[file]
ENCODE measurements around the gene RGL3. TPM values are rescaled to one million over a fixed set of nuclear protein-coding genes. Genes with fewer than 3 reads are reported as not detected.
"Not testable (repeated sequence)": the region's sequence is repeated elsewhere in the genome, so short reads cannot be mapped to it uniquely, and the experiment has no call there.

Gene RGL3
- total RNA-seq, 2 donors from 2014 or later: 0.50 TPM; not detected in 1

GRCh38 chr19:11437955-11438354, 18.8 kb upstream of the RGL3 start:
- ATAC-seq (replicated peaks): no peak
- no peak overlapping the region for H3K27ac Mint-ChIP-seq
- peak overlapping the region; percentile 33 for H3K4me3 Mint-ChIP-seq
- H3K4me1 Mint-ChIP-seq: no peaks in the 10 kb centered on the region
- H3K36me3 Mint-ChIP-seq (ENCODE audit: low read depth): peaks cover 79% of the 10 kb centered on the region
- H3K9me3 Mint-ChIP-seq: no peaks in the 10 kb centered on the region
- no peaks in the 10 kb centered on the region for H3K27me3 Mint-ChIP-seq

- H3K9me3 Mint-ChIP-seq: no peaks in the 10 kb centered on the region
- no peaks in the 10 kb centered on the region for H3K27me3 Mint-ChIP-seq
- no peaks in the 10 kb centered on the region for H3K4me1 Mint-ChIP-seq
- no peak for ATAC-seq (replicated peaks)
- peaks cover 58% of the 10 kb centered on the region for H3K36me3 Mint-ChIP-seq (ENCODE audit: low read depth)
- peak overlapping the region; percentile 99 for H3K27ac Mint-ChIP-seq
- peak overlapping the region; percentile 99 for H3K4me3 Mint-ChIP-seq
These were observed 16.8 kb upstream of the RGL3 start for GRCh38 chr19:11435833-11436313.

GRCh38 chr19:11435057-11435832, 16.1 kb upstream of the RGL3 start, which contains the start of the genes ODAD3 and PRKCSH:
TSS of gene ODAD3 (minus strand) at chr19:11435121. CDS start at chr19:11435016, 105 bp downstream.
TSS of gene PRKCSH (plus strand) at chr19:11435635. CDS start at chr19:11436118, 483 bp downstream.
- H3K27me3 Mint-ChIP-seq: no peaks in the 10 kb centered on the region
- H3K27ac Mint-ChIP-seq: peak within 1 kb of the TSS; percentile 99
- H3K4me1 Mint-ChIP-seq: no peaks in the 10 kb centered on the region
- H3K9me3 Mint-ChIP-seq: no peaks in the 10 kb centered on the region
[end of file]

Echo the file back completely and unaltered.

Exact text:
ENCODE measurements around the gene RGL3. TPM values are rescaled to one million over a fixed set of nuclear protein-coding genes. Genes with fewer than 3 reads are reported as not detected.
"Not testable (repeated sequence)": the region's sequence is repeated elsewhere in the genome, so short reads cannot be mapped to it uniquely, and the experiment has no call there.

Gene RGL3
- total RNA-seq, 2 donors from 2014 or later: 0.50 TPM; not detected in 1

GRCh38 chr19:11437955-11438354, 18.8 kb upstream of the RGL3 start:
- ATAC-seq (replicated peaks): no peak
- no peak overlapping the region for H3K27ac Mint-ChIP-seq
- peak overlapping the region; percentile 33 for H3K4me3 Mint-ChIP-seq
- H3K4me1 Mint-ChIP-seq: no peaks in the 10 kb centered on the region
- H3K36me3 Mint-ChIP-seq (ENCODE audit: low read depth): peaks cover 79% of the 10 kb centered on the region
- H3K9me3 Mint-ChIP-seq: no peaks in the 10 kb centered on the region
- no peaks in the 10 kb centered on the region for H3K27me3 Mint-ChIP-seq

- H3K9me3 Mint-ChIP-seq: no peaks in the 10 kb centered on the region
- no peaks in the 10 kb centered on the region for H3K27me3 Mint-ChIP-seq
- no peaks in the 10 kb centered on the region for H3K4me1 Mint-ChIP-seq
- no peak for ATAC-seq (replicated peaks)
- peaks cover 58% of the 10 kb centered on the region for H3K36me3 Mint-ChIP-seq (ENCODE audit: low read depth)
- peak overlapping the region; percentile 99 for H3K27ac Mint-ChIP-seq
- peak overlapping the region; percentile 99 for H3K4me3 Mint-ChIP-seq
These were observed 16.8 kb upstream of the RGL3 start for GRCh38 chr19:11435833-11436313.

GRCh38 chr19:11435057-11435832, 16.1 kb upstream of the RGL3 start, which contains the start of the genes ODAD3 and PRKCSH:
TSS of gene ODAD3 (minus strand) at chr19:11435121. CDS start at chr19:11435016, 105 bp downstream.
TSS of gene PRKCSH (plus strand) at chr19:11435635. CDS start at chr19:11436118, 483 bp downstream.
- H3K27me3 Mint-ChIP-seq: no peaks in the 10 kb centered on the region
- H3K27ac Mint-ChIP-seq: peak within 1 kb of the TSS; percentile 99
- H3K4me1 Mint-ChIP-seq: no peaks in the 10 kb centered on the region
- H3K9me3 Mint-ChIP-seq: no peaks in the 10 kb centered on the region